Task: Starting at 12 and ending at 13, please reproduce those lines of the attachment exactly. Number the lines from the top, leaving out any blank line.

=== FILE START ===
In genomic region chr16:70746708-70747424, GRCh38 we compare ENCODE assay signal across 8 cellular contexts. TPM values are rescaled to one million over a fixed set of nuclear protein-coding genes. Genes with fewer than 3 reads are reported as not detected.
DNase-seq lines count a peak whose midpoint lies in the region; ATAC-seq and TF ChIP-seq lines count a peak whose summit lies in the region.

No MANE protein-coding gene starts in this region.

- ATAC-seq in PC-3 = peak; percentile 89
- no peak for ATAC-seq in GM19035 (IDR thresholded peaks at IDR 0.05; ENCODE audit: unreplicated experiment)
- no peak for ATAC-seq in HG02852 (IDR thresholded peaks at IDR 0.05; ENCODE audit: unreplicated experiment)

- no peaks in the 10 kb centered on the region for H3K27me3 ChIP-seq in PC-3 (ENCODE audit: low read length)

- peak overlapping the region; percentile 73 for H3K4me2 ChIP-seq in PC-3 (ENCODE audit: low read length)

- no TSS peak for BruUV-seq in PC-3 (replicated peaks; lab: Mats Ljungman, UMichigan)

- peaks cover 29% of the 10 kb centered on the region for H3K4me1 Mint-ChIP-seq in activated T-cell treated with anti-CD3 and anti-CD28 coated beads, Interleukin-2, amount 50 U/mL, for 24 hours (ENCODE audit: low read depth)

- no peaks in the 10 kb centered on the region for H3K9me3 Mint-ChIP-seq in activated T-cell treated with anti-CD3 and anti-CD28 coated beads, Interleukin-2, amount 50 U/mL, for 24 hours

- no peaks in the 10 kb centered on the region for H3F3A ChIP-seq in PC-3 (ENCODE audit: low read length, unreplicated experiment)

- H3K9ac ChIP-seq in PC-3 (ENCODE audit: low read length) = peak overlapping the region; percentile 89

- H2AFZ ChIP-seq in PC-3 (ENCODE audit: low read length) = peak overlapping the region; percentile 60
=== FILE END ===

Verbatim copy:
- no peaks in the 10 kb centered on the region for H3F3A ChIP-seq in PC-3 (ENCODE audit: low read length, unreplicated experiment)

- H3K9ac ChIP-seq in PC-3 (ENCODE audit: low read length) = peak overlapping the region; percentile 89